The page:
Proving the inequality $\left|\prod_{i=0}^n \left(x - \frac{i}{n}\right)\right| \le \frac{n!}{4n^{n+1}}$

Let $n \in \Bbb{N}$ and $x \in [0,1]$ prove $$\left|\prod_{i=0}^n \left(x - \frac{i}{n}\right)\right| \le \frac{n!}{4n^{n+1}}$$

I manage to show that $\left| (x-\frac{n-1}{n})(x-\frac{n}{n})\right| \le \frac{1}{4n^2}$ by taking derivative and finding the maximum, but I didn't manage to show that the rest $\le \frac{n!}{n^{n-1}}$

• have you tried induction? – Dr. Sonnhard Graubner Dec 31 '14 at 22:11
• The right side makes it look like Stirling's approximation would help a lot ... – Zubin Mukerjee Dec 31 '14 at 22:13
• Two perhaps trivial comments. 1) The given inequality is the same as $\left\lvert \prod_{i=0}^n (nx-i)\right\rvert \le \frac{n!}{4}$. 2) From some experimentation, it appears that the maximum value of this polynomial as a fraction of $\frac{n!}{4}$ declines, perhaps to zero, as $n$ increases, so this is really not a sharp bound at all. For example, when $n=25$, the ratio is about $0.36$; at $n=100$, it is about $0.27$. This makes sense, since the larger $n$ is, the more opportunities there are for $nx$ to be close to an integer. – rogerl Dec 31 '14 at 23:44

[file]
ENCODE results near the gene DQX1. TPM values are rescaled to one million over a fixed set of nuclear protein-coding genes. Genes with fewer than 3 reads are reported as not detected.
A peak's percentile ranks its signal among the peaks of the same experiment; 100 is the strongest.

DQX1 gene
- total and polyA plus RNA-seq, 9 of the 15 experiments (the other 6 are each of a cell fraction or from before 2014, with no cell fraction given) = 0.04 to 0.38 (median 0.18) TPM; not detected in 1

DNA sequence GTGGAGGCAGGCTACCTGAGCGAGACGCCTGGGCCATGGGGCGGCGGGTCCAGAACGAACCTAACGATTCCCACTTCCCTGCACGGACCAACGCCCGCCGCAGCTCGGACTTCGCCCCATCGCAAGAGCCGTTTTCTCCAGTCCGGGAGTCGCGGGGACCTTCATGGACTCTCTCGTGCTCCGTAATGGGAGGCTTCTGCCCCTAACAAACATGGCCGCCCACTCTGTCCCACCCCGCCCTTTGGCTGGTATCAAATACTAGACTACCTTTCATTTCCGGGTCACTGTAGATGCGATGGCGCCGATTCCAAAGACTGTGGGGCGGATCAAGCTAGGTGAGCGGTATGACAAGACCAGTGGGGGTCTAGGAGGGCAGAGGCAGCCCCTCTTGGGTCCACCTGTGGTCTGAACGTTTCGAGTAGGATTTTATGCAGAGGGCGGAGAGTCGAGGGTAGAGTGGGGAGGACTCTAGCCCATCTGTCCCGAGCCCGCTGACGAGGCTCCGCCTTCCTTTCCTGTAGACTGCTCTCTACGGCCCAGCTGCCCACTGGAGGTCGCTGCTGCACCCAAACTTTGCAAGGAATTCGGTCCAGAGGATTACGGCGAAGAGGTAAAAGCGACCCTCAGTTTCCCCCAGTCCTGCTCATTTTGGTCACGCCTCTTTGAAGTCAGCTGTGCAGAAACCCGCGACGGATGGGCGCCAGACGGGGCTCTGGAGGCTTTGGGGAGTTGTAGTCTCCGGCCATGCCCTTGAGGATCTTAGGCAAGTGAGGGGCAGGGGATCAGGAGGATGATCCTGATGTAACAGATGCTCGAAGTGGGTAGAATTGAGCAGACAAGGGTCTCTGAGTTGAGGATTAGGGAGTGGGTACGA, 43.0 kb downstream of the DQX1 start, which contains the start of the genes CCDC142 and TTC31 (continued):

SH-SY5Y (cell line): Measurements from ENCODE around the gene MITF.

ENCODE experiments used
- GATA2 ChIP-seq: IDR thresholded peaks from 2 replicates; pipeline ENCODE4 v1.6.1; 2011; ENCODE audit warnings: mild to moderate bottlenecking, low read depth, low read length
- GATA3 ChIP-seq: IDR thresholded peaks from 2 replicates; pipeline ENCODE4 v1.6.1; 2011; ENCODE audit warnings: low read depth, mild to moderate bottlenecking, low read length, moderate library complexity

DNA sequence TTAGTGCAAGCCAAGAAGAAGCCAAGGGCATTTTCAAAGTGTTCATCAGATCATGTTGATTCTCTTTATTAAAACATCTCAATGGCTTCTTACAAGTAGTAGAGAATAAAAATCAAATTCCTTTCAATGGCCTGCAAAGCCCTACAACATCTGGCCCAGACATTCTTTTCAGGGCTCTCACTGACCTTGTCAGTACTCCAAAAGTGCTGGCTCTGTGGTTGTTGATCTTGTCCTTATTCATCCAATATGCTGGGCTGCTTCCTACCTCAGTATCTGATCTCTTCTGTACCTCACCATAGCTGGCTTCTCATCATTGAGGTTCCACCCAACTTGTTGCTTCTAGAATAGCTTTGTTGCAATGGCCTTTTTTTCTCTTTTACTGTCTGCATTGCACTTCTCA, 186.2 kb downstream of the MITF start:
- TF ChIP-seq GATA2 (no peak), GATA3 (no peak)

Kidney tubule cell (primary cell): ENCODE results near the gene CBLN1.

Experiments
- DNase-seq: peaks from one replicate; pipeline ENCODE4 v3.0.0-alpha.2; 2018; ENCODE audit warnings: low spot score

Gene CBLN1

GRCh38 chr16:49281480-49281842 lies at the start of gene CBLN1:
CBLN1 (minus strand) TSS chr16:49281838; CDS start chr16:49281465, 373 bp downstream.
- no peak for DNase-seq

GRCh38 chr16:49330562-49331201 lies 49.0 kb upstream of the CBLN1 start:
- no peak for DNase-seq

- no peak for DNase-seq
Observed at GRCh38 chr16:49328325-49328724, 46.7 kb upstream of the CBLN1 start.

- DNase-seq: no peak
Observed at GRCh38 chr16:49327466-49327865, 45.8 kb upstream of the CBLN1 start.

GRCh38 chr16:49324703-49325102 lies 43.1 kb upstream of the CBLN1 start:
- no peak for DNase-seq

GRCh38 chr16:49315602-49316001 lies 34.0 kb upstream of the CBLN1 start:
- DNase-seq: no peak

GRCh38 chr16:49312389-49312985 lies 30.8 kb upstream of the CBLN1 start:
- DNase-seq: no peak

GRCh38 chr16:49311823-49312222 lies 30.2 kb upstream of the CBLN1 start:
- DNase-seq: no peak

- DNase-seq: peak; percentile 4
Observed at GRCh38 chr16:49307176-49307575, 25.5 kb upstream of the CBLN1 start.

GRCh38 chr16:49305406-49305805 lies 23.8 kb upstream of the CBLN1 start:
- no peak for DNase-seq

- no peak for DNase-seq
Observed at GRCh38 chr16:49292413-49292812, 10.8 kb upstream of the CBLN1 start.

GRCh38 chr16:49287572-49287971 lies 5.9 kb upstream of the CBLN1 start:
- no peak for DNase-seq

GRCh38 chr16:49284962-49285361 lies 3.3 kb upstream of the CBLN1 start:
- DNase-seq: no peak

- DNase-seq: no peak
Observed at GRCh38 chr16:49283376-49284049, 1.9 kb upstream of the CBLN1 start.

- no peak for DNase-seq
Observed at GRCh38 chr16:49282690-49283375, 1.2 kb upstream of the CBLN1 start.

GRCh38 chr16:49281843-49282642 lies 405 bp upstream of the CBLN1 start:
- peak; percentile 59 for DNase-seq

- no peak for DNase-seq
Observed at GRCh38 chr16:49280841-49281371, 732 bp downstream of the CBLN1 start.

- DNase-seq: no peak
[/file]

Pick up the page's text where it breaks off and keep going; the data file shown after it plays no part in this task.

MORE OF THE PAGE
For $x\in [0;1]$ put $$f(x)=\left|\prod_{i=0}^n \left(x - \frac{i}{n}\right)\right|.$$
Since $f$ is a continuous function and a set $[0,1]$ is compact, there exists a point $x\in [0,1]$ such that $f(x)=\sup\{f(y):y\in [0,1]\}$. Since $f(y)=f(1-y)$ for each $y\in [0,1]$, without loss of generality we may suppose that $x\le 1/2$. If $n=1$ then $$f(x)=x(1-x)\le\left(\frac{x+1-x}2\right)=\frac 14=\frac{1!}{4\cdot 1^2}.$$ So we suppose that $n\ge 2$. If $x>\frac 1n$ then $$\frac {f\left(x-\frac 1n\right)}{f(x)}=\frac{1-\frac 1n -x}{x}>1.$$
So $x\in\left(0,\frac 1n\right)$. Then
$$f(x)=x\left(\frac{1}{n}-x\right) \left(\frac{2}{n}-x\right)\dots \left(\frac{n}{n}-x\right)\le \frac 1{4n^2}\frac 2n\cdots\frac nn=\frac{n!}{4n^{n+1}}.$$
The graph of the function $f(x)$ for $n=8$: